The digital boundary shall not be set by personal interest, but for solving the problem with effectiveness and efficiency. We are living in a complex world where inventions, developments, and conflicts are continuously changing and that makes it impossible to have complete knowledge and understanding of many issues. We all bring different perspectives and our boundaries might have changed based on the open conversations and taking the time to thoughtfully think about the specific issue of boundaries. Sometimes we define boundaries for ourselves based on what we feel we are skilled at or capable of. If we don't feel adequate for the task, we might dismiss ourselves from responsibility. Anywhere in the world, the systems and procedures apply and impose boundaries between those who teach and those who learn, those who lead and those who follow, those who have power and those who are powerless. Many come to believe that boundaries are not tangible places of resistance but are only self-imposed limitations we place on ourselves to hide our own fear to move forward.

There’s “emotion boundary” during the journey from decision making to strategy execution. At every point in the organization, people need to be the key element in decision making. However, in order to stick to the issues and get things done, the emotion has to be taken out. This, of course, is after an empathetic review to come to a decision reflecting the best outcome possible. Emotions play a huge role in the front of the decision process to reflect the humanity of the organization, and not so much in the execution, keeping things on point. Since organizations are about people and digitization means people-centricity, and the execution is about driving efficiency and higher performance result.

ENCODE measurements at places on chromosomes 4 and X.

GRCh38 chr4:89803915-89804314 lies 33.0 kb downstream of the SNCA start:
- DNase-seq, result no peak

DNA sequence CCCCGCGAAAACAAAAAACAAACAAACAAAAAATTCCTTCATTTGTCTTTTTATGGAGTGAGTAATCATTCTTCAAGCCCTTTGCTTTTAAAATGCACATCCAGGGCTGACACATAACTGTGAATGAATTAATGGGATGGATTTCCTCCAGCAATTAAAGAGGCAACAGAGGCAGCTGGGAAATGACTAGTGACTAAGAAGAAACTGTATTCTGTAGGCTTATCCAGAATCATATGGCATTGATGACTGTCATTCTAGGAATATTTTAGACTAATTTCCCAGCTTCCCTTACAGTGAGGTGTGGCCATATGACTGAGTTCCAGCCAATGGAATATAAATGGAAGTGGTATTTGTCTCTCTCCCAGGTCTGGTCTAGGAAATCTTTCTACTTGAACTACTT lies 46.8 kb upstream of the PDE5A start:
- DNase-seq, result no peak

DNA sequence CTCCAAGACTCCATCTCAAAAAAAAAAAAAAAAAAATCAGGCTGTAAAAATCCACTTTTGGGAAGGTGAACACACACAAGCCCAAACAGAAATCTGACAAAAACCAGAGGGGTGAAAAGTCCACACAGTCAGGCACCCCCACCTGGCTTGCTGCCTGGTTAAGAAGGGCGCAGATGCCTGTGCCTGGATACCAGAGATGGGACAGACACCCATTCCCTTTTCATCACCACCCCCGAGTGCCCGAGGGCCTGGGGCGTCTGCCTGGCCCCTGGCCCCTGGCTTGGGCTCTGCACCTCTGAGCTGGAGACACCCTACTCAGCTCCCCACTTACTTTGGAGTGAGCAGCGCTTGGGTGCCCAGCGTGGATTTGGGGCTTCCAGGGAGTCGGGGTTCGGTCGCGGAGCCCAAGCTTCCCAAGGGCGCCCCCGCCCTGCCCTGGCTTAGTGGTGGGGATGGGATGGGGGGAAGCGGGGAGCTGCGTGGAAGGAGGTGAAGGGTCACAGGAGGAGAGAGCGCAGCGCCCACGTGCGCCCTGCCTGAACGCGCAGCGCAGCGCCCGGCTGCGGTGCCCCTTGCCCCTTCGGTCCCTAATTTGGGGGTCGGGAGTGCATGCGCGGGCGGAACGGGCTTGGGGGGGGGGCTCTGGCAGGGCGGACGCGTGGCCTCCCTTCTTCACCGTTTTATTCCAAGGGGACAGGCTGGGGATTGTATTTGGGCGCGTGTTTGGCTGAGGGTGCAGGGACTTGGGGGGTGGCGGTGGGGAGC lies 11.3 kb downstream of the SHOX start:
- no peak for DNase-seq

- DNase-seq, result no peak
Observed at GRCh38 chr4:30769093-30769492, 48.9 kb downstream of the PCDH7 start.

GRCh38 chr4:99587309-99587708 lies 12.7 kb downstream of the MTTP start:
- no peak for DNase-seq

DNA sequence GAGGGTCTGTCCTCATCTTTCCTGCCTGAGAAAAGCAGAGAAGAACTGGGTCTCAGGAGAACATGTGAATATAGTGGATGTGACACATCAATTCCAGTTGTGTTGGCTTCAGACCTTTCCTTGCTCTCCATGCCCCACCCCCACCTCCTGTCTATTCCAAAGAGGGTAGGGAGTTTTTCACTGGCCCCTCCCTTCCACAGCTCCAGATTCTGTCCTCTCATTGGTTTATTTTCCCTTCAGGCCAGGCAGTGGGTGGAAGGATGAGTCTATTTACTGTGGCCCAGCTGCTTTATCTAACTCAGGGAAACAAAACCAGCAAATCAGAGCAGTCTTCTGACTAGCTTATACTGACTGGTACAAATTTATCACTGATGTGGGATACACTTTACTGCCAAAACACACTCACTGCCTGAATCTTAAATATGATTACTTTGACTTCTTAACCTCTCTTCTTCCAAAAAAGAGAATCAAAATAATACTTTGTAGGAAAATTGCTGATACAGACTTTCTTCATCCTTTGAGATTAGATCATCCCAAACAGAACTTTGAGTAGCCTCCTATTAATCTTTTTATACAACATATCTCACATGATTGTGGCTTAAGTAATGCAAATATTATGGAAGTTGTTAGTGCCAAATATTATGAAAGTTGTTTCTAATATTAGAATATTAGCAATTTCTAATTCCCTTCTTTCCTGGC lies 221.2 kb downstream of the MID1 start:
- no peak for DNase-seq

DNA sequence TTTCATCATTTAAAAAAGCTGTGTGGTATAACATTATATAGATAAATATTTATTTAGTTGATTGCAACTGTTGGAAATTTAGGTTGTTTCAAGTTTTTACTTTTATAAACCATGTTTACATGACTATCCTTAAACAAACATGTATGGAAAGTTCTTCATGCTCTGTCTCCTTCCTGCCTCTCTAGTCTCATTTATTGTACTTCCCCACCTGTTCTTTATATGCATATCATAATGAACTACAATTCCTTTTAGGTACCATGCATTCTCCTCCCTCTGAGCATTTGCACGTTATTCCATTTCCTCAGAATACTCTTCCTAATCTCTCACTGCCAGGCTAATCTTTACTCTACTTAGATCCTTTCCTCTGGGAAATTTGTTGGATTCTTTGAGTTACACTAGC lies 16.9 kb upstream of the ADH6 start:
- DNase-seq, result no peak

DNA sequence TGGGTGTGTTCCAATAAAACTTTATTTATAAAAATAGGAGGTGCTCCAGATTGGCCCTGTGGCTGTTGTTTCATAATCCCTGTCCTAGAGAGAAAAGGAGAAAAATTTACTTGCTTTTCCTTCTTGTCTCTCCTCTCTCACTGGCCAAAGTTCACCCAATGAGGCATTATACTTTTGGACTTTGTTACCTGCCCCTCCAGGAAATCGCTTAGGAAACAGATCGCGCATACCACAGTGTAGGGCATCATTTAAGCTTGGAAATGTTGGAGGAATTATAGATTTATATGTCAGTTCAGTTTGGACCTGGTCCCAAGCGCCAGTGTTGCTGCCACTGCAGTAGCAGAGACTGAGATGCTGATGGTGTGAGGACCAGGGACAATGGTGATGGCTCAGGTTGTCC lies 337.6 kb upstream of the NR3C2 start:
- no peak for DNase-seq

The black and white boundaries continue to diminish in the 21st century due to the occurrence of increased economic integration among nations, characterized by the movement of people cultures across national and international borders, and the advanced digital technologies such as social computing. Still, the digital boundary with fluidity is a necessity for responsibility taking, problem-solving and efficiency achieving. There is much in the world we do not know nor understand and because of that limitation, we need to choose to continue to learn, grow and empower people to learn and grow too. It would be easy to get hooked into anger, outrage, and revenge over all the inhumanities of humanity; but that would be repeating the same old habits of history. There comes a time when we each have to hold ourselves accountable for our own actions, thoughts, and beliefs. If we want inclusion, peace, harmony, love, respect, and acceptance, then, we cannot be exclusionary, biased, hateful, vengeful, retaliatory of "other people." That would not be leading by example. It is the time to change at the digital age of information abundance, design empathy, and people-centricity.